Asterank API

The Asterank database is a thin layer over the NASA/JPL Small Body Database, merged with JPL Delta-V data, published asteroid mass data, and our own calculations. Developed as part of Space Apps Challenge 2013.


The {MAAS} API is an open source REST API built to make it easier and more efficient to build interactive applications that want to utilize the wealth of weather data being transmitted by the Curiosity Rover on Mars. Our API is built upon the REMS (Rover Environmental Monitoring Station) data provided by the Centro de Astrobiologia (CSIC-INTA). Developed as part of Space Apps Challenge 2013.


Description of system: HORIZONS is a part of NASA Jet Propulsion Laboratory. It is an online solar system data and ephemeris computation service that provides access to key solar system data and flexible production of highly accurate ephemerides for solar system objects. Through NASA JPL’s HORIZONS system, we have opened up their online solar system data and ephemeris computation service to the web, via a RESTful JSON API. Developed as part of Space Apps Challenge 2013.

The Blue Marble API

The Blue Marble API provides programmatic access to NASA images of the Earth by location. Developed as part of Space Apps Challenge 2013.

Predict the Sky API

We combine global weather data with a comprehensive library of space events, from the International Space Station passing overhead to planets visible to the naked eye. Simple API calls let you find out when the next interesting space events will be visible, from any location worldwide. Developed as part of Space Apps Challenge 2013.

Optimized Mobile Services

As mobile devices continue to count for a larger percentage of overall web traffic in the US, NASA has strived to offer a variety of services in mobile friendly offerings, including via specialized mobile applications, mobile optimized websites, and SMS gateways. The Digital Strategy mandate directed NASA to optimize at least two existing priority customer-facing services for mobile use and publish a plan for improving additional existing services. As with the APIs, however, constrained budgetary resources have contributed to an environment in which relying solely on NASA programs to release mobile interfaces is not the best approach to furthering this objective. Increasing accessibility for our services and optimizing them for mobile users is ongoing work that will continue far into the future. Here are six examples of recently optimized services developed by NASA.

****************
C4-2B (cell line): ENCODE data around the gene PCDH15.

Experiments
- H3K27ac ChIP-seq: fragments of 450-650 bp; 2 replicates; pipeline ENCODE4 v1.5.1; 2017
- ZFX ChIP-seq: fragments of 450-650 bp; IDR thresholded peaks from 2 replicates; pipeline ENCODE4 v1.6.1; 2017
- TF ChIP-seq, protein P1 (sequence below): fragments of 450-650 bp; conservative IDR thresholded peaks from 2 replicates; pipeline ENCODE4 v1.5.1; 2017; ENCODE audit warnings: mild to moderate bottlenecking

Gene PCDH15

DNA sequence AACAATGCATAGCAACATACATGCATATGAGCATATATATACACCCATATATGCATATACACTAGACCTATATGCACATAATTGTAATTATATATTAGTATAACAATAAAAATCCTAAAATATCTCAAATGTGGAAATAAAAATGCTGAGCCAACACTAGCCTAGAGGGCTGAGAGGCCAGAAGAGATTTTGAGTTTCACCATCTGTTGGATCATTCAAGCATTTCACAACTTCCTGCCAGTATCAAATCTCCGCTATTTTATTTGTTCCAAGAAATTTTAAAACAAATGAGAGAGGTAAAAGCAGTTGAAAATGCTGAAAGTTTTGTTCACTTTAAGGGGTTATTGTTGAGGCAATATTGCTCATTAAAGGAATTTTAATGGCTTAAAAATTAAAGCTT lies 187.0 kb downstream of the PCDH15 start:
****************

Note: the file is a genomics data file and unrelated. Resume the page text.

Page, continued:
NASA Mobile

The NASA app is the public’s window to the universe. The free app, which aggregates a variety of NASA web content, services and individual apps, and also includes a mobile-optimized website, is available for iPhone and Android devices. It offers live streaming NASA Television coverage of agency missions and events, showcases more than 11,000 images of Earth, the solar system and beyond and even lets users track the International Space Station and learn when the orbiting laboratory will fly over their home.

WebTADS Mobile

WebTADS Mobile is a lighter version of the desktop-based WebTADS developed to provide NASA civil servants with the convenience of recording time when they’re not in the office or connected via VPN.

NASA Contacts

Look up your NASA colleagues’ contact information directly from your phone.


iARC is a mobile app specifically for Ames Research Center that will allow Ames users to search buildings on campus by name or pinpoint on the map, see location relative to their own, and stay informed with the latest news.


Project Morpheus is testing a new NASA spacecraft at the Johnson Space Center, and the iMorpheus iOS app aims to bring you right to the center of the action! iMorpheus streams real lander telemetry from the Christopher C. Kraft, Jr. Mission Control Center and builds a live, real-time 3D simulation during actual engine and performance tests. If the lander isn’t being tested, you can just go to manual and have your own virtual test flight around JSC!!prettyPhoto


The NASA App showcases a huge collection of the latest NASA content, including images, videos on-demand, NASA Television, mission information, news and feature stories, latest tweets, ISS sighting opportunities, satellite tracking, Third Rock Radio, and much more. Mobile offers a mobile optimized version of the frontpage that enables easier navigation for mobile visitors.

If you are interested in more information about NASA’s implementation of the Digital Strategy, we encourage you to check out these related blog posts.